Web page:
To try not to actually hold the phone if we’re using it to film. Basic mounts are inexpensive and can ensure that our video is stable and not shaky and therefore difficult to watch.
To make sure that IF WE HAVE TO hold our phone, we’re holding it at a higher angle so that the audience is getting a more appealing view of us or whoever is the focus on our video.
A good internet connection. This is imperative to retaining the audience that may give us the clicks we so desperately seek. If we have a great title and give a good teaser to our content, but our video is freezing or spotty, people will sign off so quickly,and we certainly don’t want that.
To invest in a webcam to up the ante with video quality. Going live from a phone or iPad (use the rear-facing camera for best quality there!) is fine to get us started, but saving up if necessary to spring for a $70-$100 webcam is really going to make us look super professional.
Be engaging and exciting. We need to remember that we are coming across as much less loud and crazy than we think we’re acting. We don’t want to be obnoxious, of course, but we’re certainly going to have to amp up the volume, so to speak, to pull in those viewers and keep them around.
Understand that we’re never going to look and sound the way we want to, and we just need to get over it. Our audience wants our true authentic self, and while we can amp up our excitement a bit, we don’t have to feel like we’re being fake to look and sound like the perfect image in our heads.
“One of the great things about Facebook Live is that is not supposed to be perfect. You’re going live; you don’t need to worry about if you stumble over your words. That’s totally fine, like people understand what ‘live’ means, but that doesn’t mean that you get [away with] not preparing.”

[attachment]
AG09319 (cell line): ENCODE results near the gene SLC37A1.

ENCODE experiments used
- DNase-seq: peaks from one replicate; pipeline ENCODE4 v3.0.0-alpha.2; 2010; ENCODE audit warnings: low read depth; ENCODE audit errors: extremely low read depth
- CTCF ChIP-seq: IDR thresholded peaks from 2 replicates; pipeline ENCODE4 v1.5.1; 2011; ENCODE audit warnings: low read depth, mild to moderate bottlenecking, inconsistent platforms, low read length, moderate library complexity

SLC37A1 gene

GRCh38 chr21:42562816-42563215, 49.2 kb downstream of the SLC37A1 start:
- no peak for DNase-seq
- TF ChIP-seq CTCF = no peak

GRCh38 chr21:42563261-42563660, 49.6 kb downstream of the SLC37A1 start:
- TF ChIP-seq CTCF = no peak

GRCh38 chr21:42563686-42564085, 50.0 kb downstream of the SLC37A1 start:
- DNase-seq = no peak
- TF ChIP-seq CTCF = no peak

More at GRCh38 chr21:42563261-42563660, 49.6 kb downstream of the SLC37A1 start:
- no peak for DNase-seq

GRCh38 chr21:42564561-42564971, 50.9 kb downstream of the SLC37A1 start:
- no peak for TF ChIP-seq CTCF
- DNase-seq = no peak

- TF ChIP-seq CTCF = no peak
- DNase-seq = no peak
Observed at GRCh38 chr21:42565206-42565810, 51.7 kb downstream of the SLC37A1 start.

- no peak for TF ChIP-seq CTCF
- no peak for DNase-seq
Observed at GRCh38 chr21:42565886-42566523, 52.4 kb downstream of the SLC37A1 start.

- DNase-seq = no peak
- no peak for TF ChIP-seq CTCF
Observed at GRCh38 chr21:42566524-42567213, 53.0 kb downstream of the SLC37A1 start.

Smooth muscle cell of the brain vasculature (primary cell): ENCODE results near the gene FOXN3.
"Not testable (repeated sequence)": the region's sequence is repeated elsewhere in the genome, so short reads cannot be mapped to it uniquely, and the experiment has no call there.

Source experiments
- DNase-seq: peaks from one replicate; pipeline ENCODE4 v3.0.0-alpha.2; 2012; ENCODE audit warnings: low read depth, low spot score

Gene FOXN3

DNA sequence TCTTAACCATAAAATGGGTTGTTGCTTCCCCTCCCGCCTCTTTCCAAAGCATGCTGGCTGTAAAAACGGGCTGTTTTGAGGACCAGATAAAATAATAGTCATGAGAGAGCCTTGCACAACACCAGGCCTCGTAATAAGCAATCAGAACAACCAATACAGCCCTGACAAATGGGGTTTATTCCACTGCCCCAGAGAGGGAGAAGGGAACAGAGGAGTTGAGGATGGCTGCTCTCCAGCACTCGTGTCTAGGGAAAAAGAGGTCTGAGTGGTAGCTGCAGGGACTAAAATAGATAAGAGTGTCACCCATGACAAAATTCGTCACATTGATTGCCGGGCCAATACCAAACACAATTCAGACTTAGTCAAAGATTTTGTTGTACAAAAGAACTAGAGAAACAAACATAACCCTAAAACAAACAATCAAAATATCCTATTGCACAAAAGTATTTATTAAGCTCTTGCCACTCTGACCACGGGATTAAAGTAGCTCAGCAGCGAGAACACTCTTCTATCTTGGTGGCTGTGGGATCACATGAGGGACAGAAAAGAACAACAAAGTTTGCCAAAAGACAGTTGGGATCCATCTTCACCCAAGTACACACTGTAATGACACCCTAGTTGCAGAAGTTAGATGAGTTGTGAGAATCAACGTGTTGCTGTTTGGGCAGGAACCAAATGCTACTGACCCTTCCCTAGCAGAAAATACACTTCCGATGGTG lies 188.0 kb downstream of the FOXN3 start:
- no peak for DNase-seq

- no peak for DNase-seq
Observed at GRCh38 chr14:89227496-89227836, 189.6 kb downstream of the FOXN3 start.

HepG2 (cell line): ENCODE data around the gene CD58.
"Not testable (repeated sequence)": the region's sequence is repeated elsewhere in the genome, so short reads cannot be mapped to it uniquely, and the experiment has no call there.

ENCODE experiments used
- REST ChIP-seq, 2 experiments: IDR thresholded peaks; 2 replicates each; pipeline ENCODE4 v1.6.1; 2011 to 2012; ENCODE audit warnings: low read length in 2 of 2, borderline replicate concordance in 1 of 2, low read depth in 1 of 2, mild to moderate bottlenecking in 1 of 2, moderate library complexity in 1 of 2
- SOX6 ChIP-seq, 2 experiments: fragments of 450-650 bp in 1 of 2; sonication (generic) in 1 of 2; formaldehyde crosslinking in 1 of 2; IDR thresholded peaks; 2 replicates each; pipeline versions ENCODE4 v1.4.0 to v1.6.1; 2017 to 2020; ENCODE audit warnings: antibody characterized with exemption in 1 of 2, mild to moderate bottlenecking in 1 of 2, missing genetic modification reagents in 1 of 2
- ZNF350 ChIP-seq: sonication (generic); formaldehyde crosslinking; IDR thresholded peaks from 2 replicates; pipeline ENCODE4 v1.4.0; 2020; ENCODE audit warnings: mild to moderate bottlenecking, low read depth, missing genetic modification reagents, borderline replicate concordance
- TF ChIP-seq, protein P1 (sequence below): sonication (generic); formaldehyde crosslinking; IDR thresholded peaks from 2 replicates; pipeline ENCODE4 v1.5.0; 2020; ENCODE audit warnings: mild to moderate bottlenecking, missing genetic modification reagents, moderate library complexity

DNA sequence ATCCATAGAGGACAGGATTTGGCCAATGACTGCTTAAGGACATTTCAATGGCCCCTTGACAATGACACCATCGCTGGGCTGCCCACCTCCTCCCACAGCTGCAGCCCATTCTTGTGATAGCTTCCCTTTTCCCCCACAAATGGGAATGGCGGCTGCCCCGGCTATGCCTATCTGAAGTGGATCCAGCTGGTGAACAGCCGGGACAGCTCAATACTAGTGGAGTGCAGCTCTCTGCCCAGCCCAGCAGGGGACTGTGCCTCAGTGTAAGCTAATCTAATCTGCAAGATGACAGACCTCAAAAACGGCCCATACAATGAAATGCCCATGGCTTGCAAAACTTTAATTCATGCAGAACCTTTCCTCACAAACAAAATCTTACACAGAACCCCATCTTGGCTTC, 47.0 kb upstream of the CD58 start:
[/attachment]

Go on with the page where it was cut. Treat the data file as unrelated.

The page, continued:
— LOREN LEWIS
So without putting too much pressure on what can already be a stressful and scary thing to get used to doing, how can we prep for the best Live possible that brings value to our audience?
Make sure our topic is interesting. As Loren says, “Don’t go live to talk about your favorite shampoo.” We want to make sure our topic hits a pain point with our audience and will keep them watching throughout the whole production.
Think about what we want to say and make some notes. We have found that bulleted lists are the best for show-prep in these situations. It keeps us on target for our message without sounding scripted. It also allows us to improvise and engage better and enables us to include responses to live questions in our presentation.
On that note, we shouldn’t try to memorize our presentations or recite lines. Along the same lines would be reading from a script with the paper in front of our face. Just follow that bulleted list and we should be fine :).
Be relatable. If we come across as polished and perfect like we’ve prepared a press release, our audience won’t be able to relate to us on a personal level, which is the key to good sales in the first place.
Bryan and Loren want to finish out this message by driving home the importance of repurposing our Facebook Lives into lots of pieces of content that we can use over time. This is the bread and butter of the team. We LOVE to use our clients’ actual voices and faces and messages to turn around and reach more people by meeting them where they’re at and showing them what they want to see. We want to create meaningful interactions all the way around with quotes, graphics, audiograms, and more across multiple platforms. Like Bryan says: “If you have a message, get it out there. And try to do it in a way that’s going to resonate with people, so it will be in different forms…. People use different platforms for different things at different times.”
Premier Feature: This is a great tool that helps you showcase a video as if it were live, when it’s actually filmed ahead of time. This allows you to engage with your audience in the comments and be available to follow up in real-time since you are not focused on producing the content in real-time. There are a lot of nuances involved with premiering a “live” video, and again, GRX has your back on all of the hacks to be successful.
Watch Party Feature: Facebook is give an insane organic reach to those utilizing this tool. When you click that little button to host a watch party, way more people will be notified than if you’re simply sharing a link or posting written content.
BeLive or another Live software: These give you the ability to schedule your lives, notify your audience, and create events for your Facebook Live within Facebook. These are great to get more engagement, build excitement, and get more viewership.